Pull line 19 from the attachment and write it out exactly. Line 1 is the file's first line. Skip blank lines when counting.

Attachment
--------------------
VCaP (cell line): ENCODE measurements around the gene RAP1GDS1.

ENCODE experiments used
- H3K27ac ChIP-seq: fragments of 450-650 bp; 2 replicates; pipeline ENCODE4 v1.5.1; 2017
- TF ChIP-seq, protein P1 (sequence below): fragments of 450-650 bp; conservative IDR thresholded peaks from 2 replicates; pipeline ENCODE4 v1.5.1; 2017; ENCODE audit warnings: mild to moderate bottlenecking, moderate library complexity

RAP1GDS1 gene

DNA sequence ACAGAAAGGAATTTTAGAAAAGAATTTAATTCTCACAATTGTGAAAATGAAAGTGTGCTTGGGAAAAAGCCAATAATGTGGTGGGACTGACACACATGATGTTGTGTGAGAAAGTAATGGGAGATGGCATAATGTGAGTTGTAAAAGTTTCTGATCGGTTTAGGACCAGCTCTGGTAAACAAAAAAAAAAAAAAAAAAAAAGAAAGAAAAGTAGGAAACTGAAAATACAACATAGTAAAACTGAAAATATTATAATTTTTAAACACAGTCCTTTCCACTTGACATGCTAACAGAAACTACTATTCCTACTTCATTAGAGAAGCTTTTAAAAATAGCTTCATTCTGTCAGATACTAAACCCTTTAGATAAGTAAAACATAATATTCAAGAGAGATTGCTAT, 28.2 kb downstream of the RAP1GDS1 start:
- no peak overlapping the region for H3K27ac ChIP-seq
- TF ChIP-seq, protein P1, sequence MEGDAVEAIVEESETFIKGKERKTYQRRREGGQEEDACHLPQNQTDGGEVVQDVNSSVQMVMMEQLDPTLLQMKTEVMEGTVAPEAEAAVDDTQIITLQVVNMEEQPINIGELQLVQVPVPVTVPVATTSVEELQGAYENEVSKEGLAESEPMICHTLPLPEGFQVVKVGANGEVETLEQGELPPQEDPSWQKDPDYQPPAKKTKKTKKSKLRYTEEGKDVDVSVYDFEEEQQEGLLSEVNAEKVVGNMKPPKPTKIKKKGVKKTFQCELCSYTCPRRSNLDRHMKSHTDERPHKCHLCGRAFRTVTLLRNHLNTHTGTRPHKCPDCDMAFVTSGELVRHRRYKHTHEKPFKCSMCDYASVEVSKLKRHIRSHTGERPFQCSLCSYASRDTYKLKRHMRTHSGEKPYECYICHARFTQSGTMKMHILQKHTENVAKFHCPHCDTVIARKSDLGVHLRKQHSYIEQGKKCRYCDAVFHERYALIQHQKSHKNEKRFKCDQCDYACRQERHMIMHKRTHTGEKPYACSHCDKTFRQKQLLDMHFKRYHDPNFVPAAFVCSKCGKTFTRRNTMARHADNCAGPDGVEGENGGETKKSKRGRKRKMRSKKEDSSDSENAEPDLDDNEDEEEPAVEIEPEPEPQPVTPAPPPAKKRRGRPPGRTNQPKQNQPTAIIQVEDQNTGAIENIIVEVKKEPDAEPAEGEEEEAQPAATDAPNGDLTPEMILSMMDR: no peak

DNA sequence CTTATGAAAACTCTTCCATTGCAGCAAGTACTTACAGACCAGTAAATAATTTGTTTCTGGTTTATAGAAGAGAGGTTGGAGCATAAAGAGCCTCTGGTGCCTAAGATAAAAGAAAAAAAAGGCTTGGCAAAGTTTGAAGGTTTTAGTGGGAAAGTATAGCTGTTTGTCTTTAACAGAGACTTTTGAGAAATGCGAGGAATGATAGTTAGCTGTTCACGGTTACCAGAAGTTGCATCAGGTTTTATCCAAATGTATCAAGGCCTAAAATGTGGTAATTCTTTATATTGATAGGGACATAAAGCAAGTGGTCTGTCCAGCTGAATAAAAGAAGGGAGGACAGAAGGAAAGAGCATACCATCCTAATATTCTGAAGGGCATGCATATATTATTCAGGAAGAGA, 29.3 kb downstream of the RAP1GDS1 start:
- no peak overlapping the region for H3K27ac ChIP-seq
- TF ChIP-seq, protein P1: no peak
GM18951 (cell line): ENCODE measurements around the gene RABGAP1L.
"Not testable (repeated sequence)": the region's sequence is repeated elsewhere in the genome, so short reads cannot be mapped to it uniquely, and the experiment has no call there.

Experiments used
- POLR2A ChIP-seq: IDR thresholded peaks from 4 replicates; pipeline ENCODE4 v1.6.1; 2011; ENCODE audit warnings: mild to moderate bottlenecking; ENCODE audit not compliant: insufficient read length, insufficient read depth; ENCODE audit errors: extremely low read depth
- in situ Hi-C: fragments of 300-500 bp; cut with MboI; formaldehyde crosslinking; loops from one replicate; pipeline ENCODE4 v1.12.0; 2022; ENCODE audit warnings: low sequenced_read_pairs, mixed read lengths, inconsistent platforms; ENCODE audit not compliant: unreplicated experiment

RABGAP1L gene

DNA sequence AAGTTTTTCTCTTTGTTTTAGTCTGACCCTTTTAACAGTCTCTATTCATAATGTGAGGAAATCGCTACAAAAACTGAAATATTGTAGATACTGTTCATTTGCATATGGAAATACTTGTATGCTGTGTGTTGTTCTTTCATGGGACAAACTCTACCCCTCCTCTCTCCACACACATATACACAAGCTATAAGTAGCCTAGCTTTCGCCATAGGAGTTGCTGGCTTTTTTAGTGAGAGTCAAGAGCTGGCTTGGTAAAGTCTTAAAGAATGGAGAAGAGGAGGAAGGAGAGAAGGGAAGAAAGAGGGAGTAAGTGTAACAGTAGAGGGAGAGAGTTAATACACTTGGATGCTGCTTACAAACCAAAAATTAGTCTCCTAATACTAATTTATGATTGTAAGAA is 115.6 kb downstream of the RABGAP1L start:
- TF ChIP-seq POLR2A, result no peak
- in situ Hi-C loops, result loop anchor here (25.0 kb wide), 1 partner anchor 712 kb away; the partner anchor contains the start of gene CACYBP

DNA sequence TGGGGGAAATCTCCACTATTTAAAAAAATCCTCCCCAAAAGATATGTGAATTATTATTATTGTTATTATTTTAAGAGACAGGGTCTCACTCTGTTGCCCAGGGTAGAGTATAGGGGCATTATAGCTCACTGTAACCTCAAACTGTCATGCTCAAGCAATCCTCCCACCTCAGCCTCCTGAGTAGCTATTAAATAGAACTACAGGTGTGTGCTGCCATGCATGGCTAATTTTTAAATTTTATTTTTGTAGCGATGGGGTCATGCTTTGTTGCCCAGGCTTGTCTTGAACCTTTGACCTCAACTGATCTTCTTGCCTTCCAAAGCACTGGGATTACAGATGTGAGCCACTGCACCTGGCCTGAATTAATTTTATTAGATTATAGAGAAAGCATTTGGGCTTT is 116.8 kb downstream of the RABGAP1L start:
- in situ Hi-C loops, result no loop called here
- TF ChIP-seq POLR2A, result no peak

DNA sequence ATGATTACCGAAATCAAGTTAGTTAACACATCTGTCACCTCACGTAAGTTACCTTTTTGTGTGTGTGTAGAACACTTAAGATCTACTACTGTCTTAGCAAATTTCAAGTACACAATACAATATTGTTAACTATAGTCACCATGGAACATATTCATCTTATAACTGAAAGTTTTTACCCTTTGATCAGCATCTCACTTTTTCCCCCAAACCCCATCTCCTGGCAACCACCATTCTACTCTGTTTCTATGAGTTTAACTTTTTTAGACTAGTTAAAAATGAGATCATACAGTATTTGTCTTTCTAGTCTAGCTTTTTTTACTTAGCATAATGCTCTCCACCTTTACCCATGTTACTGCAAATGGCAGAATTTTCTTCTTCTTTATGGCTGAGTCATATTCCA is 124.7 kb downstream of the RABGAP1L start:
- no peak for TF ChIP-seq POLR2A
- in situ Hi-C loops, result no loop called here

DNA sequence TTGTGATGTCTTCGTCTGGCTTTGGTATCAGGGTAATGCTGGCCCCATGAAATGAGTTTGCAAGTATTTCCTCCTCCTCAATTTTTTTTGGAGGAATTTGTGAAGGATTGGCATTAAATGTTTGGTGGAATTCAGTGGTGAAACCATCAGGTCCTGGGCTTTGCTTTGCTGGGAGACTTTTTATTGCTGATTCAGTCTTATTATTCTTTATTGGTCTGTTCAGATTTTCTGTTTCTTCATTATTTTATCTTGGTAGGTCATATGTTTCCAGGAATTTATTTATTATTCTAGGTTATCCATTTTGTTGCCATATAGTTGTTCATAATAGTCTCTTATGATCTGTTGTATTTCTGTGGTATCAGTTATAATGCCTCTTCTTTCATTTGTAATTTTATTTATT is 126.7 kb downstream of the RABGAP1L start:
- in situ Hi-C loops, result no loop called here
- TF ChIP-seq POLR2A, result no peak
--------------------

- TF ChIP-seq POLR2A, result no peak